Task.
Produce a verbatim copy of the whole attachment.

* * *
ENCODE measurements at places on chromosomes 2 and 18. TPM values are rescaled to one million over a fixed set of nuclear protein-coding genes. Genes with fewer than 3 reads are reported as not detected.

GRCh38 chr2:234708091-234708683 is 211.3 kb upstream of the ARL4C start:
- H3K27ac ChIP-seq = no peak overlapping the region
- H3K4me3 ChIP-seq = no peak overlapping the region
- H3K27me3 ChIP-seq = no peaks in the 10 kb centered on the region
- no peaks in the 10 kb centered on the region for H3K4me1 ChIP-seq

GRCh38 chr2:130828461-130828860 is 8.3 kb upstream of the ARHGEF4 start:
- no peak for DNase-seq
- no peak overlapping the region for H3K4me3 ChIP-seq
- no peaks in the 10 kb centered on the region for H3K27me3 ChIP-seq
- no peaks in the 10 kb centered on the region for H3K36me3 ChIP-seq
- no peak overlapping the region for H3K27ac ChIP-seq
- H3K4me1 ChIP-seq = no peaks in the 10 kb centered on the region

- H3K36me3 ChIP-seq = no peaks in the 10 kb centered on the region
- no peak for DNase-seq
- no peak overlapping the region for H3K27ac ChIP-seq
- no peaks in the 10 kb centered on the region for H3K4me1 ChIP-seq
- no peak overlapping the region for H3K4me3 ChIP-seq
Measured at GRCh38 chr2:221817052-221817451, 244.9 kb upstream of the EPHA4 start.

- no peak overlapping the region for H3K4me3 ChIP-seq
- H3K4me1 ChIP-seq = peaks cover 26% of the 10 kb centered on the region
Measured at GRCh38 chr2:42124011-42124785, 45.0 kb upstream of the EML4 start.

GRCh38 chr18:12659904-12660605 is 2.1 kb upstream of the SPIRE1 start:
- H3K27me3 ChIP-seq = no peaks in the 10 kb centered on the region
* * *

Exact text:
ENCODE measurements at places on chromosomes 2 and 18. TPM values are rescaled to one million over a fixed set of nuclear protein-coding genes. Genes with fewer than 3 reads are reported as not detected.

GRCh38 chr2:234708091-234708683 is 211.3 kb upstream of the ARL4C start:
- H3K27ac ChIP-seq = no peak overlapping the region
- H3K4me3 ChIP-seq = no peak overlapping the region
- H3K27me3 ChIP-seq = no peaks in the 10 kb centered on the region
- no peaks in the 10 kb centered on the region for H3K4me1 ChIP-seq

GRCh38 chr2:130828461-130828860 is 8.3 kb upstream of the ARHGEF4 start:
- no peak for DNase-seq
- no peak overlapping the region for H3K4me3 ChIP-seq
- no peaks in the 10 kb centered on the region for H3K27me3 ChIP-seq
- no peaks in the 10 kb centered on the region for H3K36me3 ChIP-seq
- no peak overlapping the region for H3K27ac ChIP-seq
- H3K4me1 ChIP-seq = no peaks in the 10 kb centered on the region

- H3K36me3 ChIP-seq = no peaks in the 10 kb centered on the region
- no peak for DNase-seq
- no peak overlapping the region for H3K27ac ChIP-seq
- no peaks in the 10 kb centered on the region for H3K4me1 ChIP-seq
- no peak overlapping the region for H3K4me3 ChIP-seq
Measured at GRCh38 chr2:221817052-221817451, 244.9 kb upstream of the EPHA4 start.

- no peak overlapping the region for H3K4me3 ChIP-seq
- H3K4me1 ChIP-seq = peaks cover 26% of the 10 kb centered on the region
Measured at GRCh38 chr2:42124011-42124785, 45.0 kb upstream of the EML4 start.

GRCh38 chr18:12659904-12660605 is 2.1 kb upstream of the SPIRE1 start:
- H3K27me3 ChIP-seq = no peaks in the 10 kb centered on the region